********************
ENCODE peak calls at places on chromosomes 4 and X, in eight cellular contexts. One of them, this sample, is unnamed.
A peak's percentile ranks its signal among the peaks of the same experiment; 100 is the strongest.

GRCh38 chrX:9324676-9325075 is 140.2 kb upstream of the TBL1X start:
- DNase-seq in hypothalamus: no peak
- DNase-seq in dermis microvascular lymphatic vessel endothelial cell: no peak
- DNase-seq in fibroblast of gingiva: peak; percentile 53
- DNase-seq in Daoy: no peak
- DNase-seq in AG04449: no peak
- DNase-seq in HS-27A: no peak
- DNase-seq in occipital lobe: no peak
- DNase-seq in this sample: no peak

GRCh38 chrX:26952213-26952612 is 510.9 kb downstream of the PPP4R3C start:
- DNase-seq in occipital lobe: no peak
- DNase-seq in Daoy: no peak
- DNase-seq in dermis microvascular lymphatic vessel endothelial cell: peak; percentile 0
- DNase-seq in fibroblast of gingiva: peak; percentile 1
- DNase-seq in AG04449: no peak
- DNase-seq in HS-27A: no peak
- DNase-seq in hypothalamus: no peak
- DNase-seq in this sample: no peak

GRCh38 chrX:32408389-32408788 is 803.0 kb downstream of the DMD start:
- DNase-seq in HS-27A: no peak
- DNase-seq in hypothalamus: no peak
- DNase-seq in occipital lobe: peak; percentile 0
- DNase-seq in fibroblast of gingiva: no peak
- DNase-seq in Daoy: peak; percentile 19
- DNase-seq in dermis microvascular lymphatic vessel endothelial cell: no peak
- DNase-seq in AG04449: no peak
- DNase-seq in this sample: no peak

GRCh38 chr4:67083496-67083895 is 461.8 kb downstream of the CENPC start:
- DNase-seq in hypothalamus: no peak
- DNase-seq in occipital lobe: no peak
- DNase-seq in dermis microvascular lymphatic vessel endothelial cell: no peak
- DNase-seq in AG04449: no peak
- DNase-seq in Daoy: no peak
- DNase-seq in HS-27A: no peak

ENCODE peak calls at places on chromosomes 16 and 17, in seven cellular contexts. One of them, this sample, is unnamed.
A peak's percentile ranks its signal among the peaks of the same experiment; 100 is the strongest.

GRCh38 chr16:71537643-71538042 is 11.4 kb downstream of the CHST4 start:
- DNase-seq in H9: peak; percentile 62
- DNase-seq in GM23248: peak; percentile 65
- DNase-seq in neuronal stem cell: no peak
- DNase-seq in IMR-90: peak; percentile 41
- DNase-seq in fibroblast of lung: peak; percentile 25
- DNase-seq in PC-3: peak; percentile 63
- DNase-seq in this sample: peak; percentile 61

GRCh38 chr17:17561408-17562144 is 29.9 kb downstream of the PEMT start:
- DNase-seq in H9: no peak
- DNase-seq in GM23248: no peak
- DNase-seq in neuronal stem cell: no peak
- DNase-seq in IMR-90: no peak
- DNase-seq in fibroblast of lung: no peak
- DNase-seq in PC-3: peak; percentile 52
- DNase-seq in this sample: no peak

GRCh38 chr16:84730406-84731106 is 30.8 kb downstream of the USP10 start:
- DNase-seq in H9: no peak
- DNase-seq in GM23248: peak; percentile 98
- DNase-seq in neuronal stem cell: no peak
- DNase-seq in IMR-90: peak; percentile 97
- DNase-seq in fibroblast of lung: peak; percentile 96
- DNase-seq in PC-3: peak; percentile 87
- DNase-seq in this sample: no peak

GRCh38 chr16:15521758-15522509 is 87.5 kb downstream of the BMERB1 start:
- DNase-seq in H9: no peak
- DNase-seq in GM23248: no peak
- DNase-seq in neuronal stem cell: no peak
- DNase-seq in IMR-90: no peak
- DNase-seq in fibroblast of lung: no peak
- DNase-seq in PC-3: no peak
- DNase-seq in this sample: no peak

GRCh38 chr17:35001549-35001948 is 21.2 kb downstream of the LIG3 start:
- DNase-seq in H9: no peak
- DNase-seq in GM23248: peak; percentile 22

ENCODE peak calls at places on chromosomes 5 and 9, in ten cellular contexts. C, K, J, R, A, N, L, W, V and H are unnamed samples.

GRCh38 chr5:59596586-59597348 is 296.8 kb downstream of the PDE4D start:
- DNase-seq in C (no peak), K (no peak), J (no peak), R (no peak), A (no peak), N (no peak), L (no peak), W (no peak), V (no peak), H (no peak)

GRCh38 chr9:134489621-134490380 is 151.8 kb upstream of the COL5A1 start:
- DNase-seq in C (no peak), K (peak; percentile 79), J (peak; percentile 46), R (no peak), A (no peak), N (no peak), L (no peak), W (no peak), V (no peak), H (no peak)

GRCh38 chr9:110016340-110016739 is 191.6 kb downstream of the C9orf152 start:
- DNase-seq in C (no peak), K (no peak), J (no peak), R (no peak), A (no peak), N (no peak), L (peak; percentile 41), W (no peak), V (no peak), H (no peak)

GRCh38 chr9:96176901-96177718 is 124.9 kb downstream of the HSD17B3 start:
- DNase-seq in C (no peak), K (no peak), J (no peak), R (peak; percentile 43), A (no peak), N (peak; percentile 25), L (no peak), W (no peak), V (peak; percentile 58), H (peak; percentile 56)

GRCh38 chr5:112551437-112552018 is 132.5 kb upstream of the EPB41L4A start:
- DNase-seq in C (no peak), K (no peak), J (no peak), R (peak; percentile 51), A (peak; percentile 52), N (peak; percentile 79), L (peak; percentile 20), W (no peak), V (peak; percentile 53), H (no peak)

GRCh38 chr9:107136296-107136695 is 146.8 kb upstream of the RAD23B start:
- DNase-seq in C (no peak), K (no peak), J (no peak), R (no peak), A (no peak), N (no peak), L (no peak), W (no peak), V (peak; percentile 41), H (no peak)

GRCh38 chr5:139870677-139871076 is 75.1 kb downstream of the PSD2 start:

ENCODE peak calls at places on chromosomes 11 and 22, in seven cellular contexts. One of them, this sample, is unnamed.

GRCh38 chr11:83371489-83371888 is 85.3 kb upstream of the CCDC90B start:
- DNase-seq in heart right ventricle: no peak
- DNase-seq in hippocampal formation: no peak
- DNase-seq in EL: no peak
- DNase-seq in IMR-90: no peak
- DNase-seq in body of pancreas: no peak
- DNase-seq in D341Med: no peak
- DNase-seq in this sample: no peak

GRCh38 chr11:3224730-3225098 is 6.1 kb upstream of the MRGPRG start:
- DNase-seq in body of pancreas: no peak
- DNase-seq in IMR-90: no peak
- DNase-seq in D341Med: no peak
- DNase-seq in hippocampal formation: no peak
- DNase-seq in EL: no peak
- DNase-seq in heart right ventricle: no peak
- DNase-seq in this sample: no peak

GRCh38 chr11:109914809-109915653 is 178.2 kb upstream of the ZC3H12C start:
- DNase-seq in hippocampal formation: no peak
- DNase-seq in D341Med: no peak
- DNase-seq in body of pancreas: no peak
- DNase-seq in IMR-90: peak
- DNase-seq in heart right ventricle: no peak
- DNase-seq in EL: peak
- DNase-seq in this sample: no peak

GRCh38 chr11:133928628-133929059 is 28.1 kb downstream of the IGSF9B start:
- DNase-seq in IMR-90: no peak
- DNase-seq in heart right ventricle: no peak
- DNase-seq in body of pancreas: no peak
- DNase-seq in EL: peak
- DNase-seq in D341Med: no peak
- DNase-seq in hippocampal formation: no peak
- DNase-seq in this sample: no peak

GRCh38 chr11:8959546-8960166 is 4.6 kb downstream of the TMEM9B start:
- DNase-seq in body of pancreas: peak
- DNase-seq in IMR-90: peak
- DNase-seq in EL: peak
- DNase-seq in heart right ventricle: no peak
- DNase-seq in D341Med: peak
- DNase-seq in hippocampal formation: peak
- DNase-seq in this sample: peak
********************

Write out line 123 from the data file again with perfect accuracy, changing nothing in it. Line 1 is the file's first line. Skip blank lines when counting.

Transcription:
- DNase-seq in IMR-90: peak